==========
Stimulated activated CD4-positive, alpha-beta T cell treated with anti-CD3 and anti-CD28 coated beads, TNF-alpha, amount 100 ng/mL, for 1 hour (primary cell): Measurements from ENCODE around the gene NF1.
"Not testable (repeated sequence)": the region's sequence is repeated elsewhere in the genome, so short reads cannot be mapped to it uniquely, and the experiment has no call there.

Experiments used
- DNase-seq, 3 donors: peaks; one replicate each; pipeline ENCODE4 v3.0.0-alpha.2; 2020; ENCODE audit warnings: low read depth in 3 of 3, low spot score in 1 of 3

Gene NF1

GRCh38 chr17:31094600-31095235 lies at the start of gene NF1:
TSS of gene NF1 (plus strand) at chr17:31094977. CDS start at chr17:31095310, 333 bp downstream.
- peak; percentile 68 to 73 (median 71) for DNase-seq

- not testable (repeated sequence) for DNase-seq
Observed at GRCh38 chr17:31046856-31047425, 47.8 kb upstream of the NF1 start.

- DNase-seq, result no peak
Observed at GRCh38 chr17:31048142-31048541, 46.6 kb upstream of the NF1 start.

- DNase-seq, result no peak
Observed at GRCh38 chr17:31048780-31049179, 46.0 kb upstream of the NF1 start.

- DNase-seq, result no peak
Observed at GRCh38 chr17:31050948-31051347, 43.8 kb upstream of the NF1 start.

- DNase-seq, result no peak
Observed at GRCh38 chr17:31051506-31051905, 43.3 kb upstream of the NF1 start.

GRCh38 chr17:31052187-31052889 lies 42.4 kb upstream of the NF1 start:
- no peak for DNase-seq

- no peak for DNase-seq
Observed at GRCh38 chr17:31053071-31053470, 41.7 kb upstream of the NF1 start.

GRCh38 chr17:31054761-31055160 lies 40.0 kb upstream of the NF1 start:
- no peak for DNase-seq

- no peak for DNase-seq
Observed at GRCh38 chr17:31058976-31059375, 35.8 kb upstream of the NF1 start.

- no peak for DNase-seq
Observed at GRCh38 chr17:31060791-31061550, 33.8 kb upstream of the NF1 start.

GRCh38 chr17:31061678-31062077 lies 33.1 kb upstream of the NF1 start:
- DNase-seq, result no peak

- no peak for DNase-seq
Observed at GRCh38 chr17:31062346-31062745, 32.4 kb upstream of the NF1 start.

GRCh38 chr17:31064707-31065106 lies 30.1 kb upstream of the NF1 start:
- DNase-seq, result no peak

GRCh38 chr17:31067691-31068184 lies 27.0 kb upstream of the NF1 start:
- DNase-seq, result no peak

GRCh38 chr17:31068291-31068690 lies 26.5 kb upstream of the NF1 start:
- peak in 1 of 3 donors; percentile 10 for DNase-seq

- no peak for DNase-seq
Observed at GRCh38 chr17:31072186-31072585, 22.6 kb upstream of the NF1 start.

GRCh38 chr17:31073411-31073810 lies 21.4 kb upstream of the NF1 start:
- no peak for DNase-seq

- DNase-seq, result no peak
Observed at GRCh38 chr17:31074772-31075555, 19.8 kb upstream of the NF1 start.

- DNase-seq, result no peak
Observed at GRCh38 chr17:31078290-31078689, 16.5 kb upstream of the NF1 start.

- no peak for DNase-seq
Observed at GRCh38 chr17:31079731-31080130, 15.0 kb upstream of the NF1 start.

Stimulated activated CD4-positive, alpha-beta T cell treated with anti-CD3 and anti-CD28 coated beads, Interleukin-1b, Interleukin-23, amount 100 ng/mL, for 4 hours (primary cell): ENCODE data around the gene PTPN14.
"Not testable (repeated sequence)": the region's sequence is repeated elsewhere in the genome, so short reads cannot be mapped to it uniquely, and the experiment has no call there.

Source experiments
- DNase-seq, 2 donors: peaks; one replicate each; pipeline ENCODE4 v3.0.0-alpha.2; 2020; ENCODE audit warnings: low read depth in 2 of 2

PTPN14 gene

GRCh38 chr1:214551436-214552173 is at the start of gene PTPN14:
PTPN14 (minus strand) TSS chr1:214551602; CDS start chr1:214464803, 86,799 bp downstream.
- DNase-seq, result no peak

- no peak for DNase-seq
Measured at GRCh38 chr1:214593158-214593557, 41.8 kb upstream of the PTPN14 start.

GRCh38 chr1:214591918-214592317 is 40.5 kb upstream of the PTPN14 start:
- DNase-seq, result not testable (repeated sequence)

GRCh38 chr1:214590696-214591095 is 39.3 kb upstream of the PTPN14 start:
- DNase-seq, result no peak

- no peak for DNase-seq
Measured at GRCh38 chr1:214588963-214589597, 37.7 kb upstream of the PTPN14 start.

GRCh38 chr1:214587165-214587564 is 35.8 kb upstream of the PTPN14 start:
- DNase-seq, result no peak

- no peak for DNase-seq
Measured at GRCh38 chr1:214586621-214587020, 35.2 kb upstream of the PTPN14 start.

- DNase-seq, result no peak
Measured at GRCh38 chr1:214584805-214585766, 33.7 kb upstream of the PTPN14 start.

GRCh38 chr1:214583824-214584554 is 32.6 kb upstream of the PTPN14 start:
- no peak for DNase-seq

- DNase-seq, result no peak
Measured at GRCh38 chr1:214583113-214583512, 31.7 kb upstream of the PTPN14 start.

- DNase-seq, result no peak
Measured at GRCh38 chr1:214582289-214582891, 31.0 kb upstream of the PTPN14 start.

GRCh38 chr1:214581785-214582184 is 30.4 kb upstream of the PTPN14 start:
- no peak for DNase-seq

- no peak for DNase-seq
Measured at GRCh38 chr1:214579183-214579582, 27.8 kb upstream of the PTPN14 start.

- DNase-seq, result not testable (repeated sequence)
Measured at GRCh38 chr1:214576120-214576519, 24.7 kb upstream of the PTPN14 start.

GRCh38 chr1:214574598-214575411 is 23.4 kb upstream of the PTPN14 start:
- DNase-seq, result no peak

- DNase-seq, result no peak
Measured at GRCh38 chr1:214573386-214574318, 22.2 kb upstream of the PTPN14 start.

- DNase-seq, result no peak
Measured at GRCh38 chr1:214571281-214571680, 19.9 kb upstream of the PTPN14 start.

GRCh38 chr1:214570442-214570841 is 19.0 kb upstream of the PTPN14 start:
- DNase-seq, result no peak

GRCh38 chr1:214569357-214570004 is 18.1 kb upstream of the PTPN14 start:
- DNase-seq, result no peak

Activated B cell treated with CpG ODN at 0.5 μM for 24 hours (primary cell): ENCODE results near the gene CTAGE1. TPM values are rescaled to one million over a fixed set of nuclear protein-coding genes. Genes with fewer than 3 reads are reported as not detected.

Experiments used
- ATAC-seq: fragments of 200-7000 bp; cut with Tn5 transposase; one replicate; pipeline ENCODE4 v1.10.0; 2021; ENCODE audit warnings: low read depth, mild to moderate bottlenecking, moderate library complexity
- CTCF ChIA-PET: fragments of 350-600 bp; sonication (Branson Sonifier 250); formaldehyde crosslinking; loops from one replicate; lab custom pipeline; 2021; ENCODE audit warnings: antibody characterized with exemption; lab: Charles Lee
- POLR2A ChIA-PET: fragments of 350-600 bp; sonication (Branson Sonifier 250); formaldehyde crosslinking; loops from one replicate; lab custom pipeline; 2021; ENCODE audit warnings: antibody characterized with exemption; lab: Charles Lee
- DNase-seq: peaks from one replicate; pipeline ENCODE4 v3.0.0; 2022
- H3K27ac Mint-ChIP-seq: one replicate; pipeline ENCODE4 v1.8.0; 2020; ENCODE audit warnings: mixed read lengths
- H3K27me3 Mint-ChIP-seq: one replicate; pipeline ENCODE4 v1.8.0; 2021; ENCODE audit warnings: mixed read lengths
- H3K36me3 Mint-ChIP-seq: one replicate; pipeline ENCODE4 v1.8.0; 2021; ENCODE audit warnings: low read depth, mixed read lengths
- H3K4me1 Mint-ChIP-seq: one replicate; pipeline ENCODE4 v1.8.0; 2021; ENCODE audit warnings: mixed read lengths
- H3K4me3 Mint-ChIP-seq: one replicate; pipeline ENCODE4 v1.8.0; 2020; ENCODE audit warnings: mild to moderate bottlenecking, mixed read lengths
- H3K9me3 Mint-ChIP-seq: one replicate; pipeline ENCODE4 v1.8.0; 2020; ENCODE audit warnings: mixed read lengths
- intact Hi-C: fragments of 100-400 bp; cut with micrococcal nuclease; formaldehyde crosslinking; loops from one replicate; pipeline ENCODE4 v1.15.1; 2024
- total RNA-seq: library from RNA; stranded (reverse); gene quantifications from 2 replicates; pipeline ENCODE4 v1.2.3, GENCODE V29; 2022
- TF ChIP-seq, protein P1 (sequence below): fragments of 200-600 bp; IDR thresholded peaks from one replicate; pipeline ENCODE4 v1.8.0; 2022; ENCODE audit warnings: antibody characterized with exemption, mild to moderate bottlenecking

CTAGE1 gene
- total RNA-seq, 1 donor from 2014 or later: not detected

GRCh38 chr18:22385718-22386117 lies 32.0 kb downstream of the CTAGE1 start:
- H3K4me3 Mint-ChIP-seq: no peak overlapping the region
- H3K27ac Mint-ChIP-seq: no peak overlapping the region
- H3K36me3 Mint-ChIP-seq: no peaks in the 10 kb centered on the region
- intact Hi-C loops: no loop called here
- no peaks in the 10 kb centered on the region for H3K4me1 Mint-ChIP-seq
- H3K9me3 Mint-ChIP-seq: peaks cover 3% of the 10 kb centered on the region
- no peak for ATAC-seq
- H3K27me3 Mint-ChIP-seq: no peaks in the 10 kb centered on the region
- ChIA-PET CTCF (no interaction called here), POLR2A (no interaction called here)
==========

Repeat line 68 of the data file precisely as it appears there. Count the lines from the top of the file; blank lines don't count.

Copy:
Measured at GRCh38 chr1:214586621-214587020, 35.2 kb upstream of the PTPN14 start.